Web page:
In the summer of 2017, everything about Success Academy’s new Bloomington location was exciting.
The small charter school’s old location in a Minneapolis Lutheran church was cramped, with only a few classrooms on each floor, a tiny gym, and no greenspace. Now they had much more room and access to a playground. Director Magdy Rabeaa had just finished a few days of moving furniture and settling in when he got a call that changed everything. Their new building had been bombed.
Success Academy shares the site with the Dar Al Farooq Islamic Center. They moved in the same summer three men from Illinois crossed state lines to “scare” the resident Muslims “out of the country” with an explosion. Nobody was hurt, but parents were panicking. Magdy says they lost a few staff and families that year.
They did their best to move on. Administrators held frequent meetings with police and neighbors. They weathered complaints to the Department of Education about “homemade” sambusas being served at school events (they were actually store-bought) and buses arriving minutes late on the first few days of the school year.
But parents really started to worry when strangers would stand in the street and take photos or video of the mosque or the students.
“We’d call the police, but it’s a public street,” Magdy says. “There’s not much we can do.”
So they scrimped to hire a security guard, even though it wasn’t in the budget for the 130-student school. Then, in September, things escalated. That’s when two people showed up at the school’s playground during recess and started taking photos while the kids played. One was a neighbor the staff recognized from previous incidents. The other was Larry Frost.
Frost lives in Bloomington and is an attorney for a contributor to Third Rail Talk: a Minnesota website dedicated to “developments” that “Big Media” won’t cover—including the so-called “creeping advancement of the Sharia agenda” and “Somali crime.”
Its photographers—and others—have been zooming in on Dar Al Farooq for a while, trying to connect the mosque to an alleged plot to impose Islamic law in the United States. Meanwhile, Frost has been accusing the mosque of being a burden on the neighborhood for years. Back in 2016, he circulated a petition trying to get the city to reel in its activities.
Sixth-grader Samiya Ali was playing with friends when she clocked the duo and started to get nervous. She’s seen people taking photos before, and she started to wonder what Frost would do with the pictures, and if he had a weapon in his pocket.
Frost couldn’t be reached for comment. He has admitted to being at the park that day, but says he was exercising his First Amendment right to photograph in a public space, according to MPR. He wasn’t photographing the “children,” he said—he was photographing the “park.”
He did say he was doing pro bono work for a neighborhood group called “Friends of Smith Park,” which claims the charter school is disturbing the neighborhood by using the park. He wouldn’t say what he was going to do with the footage.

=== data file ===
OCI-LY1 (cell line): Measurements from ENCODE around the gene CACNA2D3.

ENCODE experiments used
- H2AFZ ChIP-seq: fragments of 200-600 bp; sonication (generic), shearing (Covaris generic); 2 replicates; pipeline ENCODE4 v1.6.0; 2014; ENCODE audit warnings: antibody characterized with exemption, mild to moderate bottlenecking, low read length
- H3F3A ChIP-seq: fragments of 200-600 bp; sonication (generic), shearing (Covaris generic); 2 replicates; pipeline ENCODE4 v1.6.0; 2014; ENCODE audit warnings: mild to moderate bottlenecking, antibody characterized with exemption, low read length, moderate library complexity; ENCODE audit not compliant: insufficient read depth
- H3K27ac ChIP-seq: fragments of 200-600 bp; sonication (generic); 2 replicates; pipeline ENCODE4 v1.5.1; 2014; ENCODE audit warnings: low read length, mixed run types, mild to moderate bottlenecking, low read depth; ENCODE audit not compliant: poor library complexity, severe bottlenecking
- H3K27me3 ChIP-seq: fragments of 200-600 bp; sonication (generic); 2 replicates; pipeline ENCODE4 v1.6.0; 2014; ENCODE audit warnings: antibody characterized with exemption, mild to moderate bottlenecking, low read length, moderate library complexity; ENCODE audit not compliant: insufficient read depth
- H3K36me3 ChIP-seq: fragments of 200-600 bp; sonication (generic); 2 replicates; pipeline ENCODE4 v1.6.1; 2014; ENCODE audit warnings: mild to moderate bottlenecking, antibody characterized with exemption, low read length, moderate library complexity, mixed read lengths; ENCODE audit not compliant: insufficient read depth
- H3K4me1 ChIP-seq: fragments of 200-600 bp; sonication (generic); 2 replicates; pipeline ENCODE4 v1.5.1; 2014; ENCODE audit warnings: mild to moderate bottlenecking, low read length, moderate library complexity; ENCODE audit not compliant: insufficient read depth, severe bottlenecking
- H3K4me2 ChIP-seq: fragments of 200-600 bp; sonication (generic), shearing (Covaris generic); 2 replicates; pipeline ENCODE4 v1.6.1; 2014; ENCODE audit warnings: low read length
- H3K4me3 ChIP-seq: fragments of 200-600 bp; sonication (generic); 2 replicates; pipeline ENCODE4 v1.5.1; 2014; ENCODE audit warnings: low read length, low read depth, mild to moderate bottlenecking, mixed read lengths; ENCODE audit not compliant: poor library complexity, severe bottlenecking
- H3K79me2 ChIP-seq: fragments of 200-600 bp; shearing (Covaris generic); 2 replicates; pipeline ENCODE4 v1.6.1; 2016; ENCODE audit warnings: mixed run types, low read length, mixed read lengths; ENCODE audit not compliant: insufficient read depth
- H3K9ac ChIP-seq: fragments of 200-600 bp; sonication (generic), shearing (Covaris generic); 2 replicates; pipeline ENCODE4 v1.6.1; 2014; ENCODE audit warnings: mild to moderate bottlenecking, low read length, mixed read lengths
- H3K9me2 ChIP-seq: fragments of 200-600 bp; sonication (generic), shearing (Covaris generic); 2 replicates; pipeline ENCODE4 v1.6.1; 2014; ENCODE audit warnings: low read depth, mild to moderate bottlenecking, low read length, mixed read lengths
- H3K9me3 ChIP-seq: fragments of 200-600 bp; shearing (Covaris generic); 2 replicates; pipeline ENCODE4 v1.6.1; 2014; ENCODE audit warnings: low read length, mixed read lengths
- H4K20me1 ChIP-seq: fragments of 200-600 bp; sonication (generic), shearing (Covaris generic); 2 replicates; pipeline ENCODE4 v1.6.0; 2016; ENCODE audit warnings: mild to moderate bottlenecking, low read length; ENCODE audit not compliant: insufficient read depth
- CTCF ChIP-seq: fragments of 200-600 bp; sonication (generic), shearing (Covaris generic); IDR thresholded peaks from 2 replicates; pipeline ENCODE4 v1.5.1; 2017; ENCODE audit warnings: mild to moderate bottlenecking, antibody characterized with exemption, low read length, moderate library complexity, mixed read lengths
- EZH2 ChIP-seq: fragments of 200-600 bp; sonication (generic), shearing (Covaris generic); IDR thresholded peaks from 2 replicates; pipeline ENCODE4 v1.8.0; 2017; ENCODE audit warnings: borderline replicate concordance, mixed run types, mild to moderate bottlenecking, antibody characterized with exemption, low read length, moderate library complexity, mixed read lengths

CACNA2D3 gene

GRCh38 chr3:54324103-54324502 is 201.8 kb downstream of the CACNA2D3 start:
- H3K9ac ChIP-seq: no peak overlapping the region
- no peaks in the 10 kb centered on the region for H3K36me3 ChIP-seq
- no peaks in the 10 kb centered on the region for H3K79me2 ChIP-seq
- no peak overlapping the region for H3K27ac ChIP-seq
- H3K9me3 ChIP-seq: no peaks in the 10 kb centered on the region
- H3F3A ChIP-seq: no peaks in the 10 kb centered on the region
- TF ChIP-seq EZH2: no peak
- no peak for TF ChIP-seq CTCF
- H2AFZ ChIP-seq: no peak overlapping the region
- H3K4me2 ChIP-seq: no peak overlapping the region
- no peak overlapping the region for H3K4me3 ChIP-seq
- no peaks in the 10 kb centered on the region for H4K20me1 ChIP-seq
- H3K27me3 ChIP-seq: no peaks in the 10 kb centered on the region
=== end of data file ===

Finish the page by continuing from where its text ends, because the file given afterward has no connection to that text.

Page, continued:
A few minutes after Samiya reported what was happening, the staff brought the students in early. Kids kept asking the teachers what was going on and what the man with the camera was doing.
“[They] didn’t have no answer,” Samiya says.
Liz Collin, Samiya’s teacher, says that’s because nobody quite knew what to say.
“We try not to talk about it too much in class,” she says. She doesn’t want kids feeling vulnerable when they’re supposed to be learning. Besides, she doesn't know what the pictures were for.
Third-grade teacher Mariah Mincke says kids now play a little differently outside. They tell teachers right away when they see someone they don’t recognize, even though they’ve discussed that the park is open to the public—a space to be shared with others.
They’re not exactly “scared,” she says, but they are “wary.”
“And that’s not how it should be,” she says. “They’re not as excited to be outside as they used to be.”
Some teachers, parents, and students spoke at a recent Bloomington City Council meeting about strangers harassing schoolkids. But as a more permanent solution, Success Academy is raising funds to buy its own playground. There’s a GoFundMe page with a $95,000 goal.
Samiya and others speak optimistically about how much better their own playground will be. But Rabeaa grimaces a little when they talk about what they want: a fence, a security camera, two, maybe three security guards, locks.
“These are young little innocent kids,” he says after they’ve gone back to class. All this anxiety isn’t good for them. He wishes anyone who had a problem with the school would just talk to him rather than take it out on the kids.
“No school is perfect,” he says. “But at the same time, do not do things that come at the expense of students learning.”